• http://www.Thinke.org Matt Brown

      Liz, it breaks my heart too. It’s not enough to know the Bible. No missionary would be successful unless they first learned the language and lifestyle of the people and brought the Gospel in a way that people would understand and receive. It’s no different in America. I think it’s important that we turn the tide by our example, and have grace on people that don’t get it yet. Prayers are with you!

  • http://www.spiritualglasses.me/ Jennifer Upton

    I wasn’t sure where your words were leading, but I am glad they landed where they did- the loving of people in real ways. My Covenant Love and I have also rented a car zipping up and around the “Pch” so I thank you for giving me a sense of being there again. Now I am surely itching to go back. Thanks for sharing!

    • http://www.Thinke.org Matt Brown

      Jennifer, for sure. Love the Pch, and that whole area! God, by His grace and power is still using people to bring His message to the earth!

  • http://twitter.com/OrganicChrist12 Donald Borsch Jr.

    Interestingly enough, based on the mindset of many religious people today, John the Baptist would have been viewed as judgmental and rude, much like the fella described in this post. Yet, talk about an evangelist! Who besides him could have ushered in the ministry of Christ, complete with commands to repent, what with his locust-eating, and camel hair-wearing self?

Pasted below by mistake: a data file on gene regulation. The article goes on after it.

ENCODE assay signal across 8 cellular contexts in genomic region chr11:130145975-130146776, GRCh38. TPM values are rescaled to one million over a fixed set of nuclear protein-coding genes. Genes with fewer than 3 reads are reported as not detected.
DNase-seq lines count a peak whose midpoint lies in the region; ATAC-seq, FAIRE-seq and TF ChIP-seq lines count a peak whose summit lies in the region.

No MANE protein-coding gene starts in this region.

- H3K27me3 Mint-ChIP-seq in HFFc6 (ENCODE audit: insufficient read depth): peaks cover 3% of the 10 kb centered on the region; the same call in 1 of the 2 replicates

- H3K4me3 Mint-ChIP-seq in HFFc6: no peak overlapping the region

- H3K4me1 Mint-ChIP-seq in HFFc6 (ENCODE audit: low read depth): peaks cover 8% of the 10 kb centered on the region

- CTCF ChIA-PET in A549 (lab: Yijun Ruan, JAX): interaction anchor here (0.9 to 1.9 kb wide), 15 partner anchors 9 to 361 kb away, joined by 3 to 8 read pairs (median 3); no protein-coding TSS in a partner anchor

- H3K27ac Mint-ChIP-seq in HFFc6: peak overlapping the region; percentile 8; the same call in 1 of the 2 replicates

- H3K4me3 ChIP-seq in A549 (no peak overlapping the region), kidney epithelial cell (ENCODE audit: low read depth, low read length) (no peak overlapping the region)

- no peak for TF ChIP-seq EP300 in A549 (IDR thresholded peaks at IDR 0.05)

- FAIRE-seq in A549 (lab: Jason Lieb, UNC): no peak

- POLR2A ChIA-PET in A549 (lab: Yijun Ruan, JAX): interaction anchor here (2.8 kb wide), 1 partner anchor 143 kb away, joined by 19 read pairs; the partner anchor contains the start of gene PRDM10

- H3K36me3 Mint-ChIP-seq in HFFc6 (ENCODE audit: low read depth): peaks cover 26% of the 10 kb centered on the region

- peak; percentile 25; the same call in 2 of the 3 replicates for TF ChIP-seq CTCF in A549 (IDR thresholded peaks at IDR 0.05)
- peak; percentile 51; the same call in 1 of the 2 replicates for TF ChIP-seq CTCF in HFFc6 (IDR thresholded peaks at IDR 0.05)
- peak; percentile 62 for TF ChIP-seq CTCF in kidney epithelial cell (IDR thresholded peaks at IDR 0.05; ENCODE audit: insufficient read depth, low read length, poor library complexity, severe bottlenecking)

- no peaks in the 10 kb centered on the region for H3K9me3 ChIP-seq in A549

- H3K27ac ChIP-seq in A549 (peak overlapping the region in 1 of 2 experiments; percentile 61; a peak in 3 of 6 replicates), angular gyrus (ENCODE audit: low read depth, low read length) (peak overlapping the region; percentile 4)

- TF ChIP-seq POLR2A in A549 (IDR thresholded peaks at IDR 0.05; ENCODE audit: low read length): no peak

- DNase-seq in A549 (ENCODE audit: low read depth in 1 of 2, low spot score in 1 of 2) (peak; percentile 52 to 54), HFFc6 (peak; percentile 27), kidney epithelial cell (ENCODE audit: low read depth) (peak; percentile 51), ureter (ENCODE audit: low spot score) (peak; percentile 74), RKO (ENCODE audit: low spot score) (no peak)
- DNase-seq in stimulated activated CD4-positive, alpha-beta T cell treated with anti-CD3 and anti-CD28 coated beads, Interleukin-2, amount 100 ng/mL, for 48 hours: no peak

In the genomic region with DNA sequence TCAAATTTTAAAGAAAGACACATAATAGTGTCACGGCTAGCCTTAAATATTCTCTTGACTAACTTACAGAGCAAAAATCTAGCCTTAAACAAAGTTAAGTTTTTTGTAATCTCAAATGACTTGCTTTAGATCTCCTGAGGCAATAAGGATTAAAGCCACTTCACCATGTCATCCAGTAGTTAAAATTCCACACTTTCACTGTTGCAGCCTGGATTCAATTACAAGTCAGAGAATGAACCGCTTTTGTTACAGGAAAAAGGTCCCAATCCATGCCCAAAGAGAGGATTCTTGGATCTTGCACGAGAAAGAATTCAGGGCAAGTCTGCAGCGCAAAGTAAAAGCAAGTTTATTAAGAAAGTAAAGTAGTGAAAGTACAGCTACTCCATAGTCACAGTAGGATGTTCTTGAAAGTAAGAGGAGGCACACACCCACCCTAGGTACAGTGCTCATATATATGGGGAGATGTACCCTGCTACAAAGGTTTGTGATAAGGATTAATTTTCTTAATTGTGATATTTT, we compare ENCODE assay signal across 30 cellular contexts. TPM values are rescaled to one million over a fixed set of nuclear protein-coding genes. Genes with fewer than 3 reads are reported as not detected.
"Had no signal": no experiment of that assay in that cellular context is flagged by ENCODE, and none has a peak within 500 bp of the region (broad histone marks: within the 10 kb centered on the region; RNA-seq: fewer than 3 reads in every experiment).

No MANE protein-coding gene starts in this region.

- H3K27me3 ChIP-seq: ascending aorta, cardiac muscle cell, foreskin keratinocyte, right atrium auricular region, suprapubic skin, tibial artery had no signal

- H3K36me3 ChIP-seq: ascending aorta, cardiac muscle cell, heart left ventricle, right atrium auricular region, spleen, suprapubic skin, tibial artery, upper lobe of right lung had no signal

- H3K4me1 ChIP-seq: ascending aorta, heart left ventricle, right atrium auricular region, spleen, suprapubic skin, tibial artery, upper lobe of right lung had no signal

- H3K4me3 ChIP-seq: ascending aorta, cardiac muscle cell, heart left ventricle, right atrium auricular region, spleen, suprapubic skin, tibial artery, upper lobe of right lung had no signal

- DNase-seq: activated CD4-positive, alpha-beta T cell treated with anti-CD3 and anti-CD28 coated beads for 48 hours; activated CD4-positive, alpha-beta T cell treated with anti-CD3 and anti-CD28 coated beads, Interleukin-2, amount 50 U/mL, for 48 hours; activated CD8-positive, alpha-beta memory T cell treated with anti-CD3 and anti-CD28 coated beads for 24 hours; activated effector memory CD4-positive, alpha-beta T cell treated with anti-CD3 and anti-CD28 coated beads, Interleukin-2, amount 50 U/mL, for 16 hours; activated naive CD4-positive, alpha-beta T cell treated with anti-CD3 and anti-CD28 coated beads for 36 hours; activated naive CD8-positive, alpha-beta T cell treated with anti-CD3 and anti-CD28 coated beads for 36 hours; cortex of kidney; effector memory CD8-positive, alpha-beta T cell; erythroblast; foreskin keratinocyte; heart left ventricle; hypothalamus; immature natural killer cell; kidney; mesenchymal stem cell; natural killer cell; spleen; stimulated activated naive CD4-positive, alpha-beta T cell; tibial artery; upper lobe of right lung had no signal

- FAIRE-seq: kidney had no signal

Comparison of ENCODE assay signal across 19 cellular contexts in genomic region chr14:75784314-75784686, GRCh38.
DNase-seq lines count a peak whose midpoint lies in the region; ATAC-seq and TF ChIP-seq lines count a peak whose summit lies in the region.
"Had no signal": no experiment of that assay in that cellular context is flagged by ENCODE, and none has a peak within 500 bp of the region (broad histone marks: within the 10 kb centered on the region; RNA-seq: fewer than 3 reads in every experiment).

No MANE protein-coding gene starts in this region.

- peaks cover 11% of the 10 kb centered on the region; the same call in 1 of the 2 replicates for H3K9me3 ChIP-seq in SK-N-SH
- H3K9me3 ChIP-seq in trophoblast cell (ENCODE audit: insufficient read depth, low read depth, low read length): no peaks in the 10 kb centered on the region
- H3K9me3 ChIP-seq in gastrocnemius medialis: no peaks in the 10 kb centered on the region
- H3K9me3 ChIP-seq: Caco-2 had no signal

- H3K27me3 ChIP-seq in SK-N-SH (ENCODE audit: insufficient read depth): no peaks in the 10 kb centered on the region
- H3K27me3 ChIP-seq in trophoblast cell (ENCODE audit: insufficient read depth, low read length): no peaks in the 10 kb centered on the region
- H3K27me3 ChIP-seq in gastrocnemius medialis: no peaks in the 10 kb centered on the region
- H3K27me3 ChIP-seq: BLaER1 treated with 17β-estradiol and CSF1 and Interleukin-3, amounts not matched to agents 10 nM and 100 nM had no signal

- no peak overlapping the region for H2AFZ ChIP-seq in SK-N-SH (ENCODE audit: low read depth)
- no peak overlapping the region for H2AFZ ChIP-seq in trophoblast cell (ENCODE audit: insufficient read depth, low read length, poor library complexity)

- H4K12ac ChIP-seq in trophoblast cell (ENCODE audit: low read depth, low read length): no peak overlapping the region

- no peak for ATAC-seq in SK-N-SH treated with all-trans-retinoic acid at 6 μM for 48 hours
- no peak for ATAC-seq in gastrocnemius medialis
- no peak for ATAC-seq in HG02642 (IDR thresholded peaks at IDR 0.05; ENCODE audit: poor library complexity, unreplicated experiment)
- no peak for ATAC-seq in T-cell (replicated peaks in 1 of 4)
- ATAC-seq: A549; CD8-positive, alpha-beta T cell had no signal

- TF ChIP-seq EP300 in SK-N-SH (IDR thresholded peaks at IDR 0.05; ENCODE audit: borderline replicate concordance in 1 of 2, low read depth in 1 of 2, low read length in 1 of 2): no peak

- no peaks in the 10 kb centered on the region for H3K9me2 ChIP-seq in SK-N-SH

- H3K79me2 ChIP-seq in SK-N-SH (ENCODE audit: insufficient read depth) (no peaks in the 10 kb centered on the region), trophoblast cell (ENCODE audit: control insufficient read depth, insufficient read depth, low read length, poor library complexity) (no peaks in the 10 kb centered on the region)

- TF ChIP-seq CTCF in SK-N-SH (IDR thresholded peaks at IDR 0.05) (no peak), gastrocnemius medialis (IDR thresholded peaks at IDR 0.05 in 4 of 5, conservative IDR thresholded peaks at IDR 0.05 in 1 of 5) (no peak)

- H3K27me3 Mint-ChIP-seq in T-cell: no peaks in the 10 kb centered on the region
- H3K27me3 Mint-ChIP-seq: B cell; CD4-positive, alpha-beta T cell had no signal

Now, is this to defend or justify the street-corner screamers? Nah. I wasn’t called by The Spirit and brought into my Father’s Kingdom through efforts as those kinds. But who can say what is and isn’t of The Spirit? Is it maturity, or is it fruit that should be the measuring stick?

    Jim and Tammy Bakker. Awful. Corrupt. Shamed. Yet did not our Father reach out to The World still, through Jim and Tammy, despite them being who they are? Paul said that he was aware of folks preaching Christ out of selfish ambition, and he didn’t care. As long as Christ was preached.

    Just some passing thoughts from a prophet. I am not an evangelist at all, save for the common style of evangelism which is, oddly enough, being friends with the friendless.

    • http://Thinke.org Matt Brown

      Donald, God uses street preachers too, but the majority of the people who follow Christ came because of a friend or family member who told them – exactly like you mentioned “being a friend.”

      Thank God he uses all of us as imperfect people to spread His glory!